Recording Bach

Posted on January 31st, 2012 by

Recording Bach
Day 2 of recording the Sonatas and Partitas-February 13th. 
St John the Baptist Aldbury-a perfect acoustic for Bach (for me, anyway)
Peter Sheppard Skaerved-Violin (Stradivari 1698), Bow (Stephen Bristow 2010)
Recording Engineer-Jonathan Haskell (Astounding Sounds)

Aldbury Church in 1905

14th Feburary 2012: The Bach project has brought back the memories of when I began grappling with the material. It was the violinist and great teacher Beatrix Marr who introduced me to the G minor, when I was 10 years old. I would go to  stay with her in her medieval cottage in South Devon, and Bach was the centre of everything we did-along with hunting for neolithic stone tools in her vegetable garden… ‘Trix’, who had been a student of DC Dounis and Rowsby Wood, had had me work on the last movement in the most (at the time) ridiculously complicated way, with multiple bowings to internalise (now I understand) every possible overlayered sub-rhythm and implied extra harmony. I was grateful to her yesterday.

Bach Adagio BWV1001

31st January-Recording Bach. I spent today recording the C Major Solo Sonata.
Here are some outtakes-rough and unedited
Bach – C major Sonata BWV 1005
Peter Sheppard Skaerved-Violin Engineer-Jonathan Haskell Engineer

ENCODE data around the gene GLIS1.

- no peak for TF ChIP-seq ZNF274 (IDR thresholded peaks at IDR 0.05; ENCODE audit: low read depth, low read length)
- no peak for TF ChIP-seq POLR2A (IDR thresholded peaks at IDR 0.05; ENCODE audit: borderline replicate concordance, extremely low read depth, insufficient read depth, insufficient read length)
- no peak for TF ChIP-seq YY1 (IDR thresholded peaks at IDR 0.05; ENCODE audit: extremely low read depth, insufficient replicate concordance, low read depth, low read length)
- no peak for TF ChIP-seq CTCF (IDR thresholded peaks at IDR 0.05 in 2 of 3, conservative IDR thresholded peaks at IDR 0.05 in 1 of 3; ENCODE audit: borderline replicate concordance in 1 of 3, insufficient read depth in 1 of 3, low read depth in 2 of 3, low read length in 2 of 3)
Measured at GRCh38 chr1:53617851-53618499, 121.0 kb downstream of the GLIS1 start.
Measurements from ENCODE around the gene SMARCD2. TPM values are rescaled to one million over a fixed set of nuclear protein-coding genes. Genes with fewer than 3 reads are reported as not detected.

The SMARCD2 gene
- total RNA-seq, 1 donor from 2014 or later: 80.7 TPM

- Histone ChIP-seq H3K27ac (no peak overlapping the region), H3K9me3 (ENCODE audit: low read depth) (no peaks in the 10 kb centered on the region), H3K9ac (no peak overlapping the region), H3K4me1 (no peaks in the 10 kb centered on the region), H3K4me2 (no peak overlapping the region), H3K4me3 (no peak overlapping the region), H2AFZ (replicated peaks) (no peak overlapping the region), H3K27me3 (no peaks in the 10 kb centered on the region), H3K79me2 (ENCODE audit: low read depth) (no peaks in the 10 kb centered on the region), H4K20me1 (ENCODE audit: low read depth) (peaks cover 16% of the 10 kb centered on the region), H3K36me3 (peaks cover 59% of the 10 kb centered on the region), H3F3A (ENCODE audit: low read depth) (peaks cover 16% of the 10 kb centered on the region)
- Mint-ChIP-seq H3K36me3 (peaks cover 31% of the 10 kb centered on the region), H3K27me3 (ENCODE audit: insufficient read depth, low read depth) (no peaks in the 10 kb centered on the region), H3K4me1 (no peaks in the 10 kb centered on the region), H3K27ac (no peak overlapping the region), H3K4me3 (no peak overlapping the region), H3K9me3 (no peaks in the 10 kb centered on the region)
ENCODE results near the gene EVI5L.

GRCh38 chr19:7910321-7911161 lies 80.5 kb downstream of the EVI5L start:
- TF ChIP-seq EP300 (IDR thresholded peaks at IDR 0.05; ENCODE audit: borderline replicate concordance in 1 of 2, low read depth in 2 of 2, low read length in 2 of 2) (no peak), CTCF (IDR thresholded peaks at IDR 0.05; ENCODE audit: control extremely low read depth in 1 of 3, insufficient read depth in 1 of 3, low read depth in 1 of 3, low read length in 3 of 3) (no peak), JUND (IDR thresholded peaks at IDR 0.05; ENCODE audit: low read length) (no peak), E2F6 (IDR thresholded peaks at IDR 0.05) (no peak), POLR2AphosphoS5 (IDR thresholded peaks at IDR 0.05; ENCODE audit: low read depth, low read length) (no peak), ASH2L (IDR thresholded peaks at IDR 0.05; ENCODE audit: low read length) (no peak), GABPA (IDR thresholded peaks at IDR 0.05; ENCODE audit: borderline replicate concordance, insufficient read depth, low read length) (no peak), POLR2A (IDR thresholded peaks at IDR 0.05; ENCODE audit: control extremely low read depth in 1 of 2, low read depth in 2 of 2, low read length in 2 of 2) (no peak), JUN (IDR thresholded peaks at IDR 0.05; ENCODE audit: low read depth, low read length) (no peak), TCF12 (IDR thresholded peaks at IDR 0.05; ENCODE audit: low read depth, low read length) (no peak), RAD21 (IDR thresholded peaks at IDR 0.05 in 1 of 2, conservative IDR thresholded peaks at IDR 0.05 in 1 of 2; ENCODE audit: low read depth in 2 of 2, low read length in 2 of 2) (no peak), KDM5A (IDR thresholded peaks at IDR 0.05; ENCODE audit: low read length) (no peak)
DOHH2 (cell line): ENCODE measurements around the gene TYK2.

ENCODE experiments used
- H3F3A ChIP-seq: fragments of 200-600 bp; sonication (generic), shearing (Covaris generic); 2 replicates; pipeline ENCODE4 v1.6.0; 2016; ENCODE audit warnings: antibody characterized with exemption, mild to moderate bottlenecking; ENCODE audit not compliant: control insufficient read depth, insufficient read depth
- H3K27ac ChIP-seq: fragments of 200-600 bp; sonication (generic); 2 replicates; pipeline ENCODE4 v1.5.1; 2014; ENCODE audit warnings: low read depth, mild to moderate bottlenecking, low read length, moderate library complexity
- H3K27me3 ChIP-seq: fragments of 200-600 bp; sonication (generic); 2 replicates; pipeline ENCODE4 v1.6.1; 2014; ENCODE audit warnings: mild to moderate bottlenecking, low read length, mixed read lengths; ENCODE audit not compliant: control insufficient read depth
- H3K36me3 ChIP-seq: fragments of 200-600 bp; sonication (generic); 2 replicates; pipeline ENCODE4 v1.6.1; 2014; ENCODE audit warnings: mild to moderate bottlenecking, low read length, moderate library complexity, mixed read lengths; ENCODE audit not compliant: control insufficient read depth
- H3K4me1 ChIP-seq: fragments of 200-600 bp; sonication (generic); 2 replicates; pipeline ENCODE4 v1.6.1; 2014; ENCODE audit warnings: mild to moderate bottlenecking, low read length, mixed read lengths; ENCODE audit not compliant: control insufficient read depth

1-2-12:Note to self: Bach has been at the centre of my musical life since I was a child. Recording the first leg of the Sonatas and Partitas brought much of my history with these pieces to the fore. The people who have helped me find a way through these works tapped me on the shoulder, reminded me of by musical duty, assured me that they would be there on the path./Memories of first steps towards playing counterpoint on the violin emerged. My first rather public experiments were barefoot, straight from sailing or rock-pooling in the wonderful church of St Anthony-in-Meneage, athwart Gillan Creek. Our family holidays were there, and I fell in love with the straight, clear, acoustic of this church, which floods at the spring tide. This is the last completely candlelit church in England, so practising at the end of the day was visually beautiful, as the light from the south facing side aisle window, cast rippling patterns on the sisal matting and stone floor.  Recording in the wonderful church of St John the Baptist, Aldbury, I discovered that I was seeking out the sound of that formative acoustic, under the barrel roof of the nave, true to its name, a ship, upside down for winter and shelter. Walking to and from the church to record, is across a mile of fields from Tring Station, walking towards the Ashridge, accompanied, yesterday, by Long-Tailed-Tits, Magpies, and along a deer track. It struck me that this combination, of journeying and architecture, a parish path to an ancient church, the chance to walk in the quiet footsteps of my forebears, is my reason for playing Bach. /In the session, other voices. Teachers-a note on my over-marked copy  from the great Manoug Parikian-‘Peter, why do you find it so difficult?’-a fingering, which came to help me, or Louis Krasner demonstrating the most graceful triple-stopped voicing, glaring at me with the ferocious intensity of one who never stopped believing in connective power of art. For the Adagio, a half-remembered teenage conversation with a friend, who had played the work to Sandor Vegh. She told me that he had talked about a sunrise. I never met him, but that has helped, over the years. /Afterwards, the walk back to the station across starlit fields crisp with frost. A good beginning.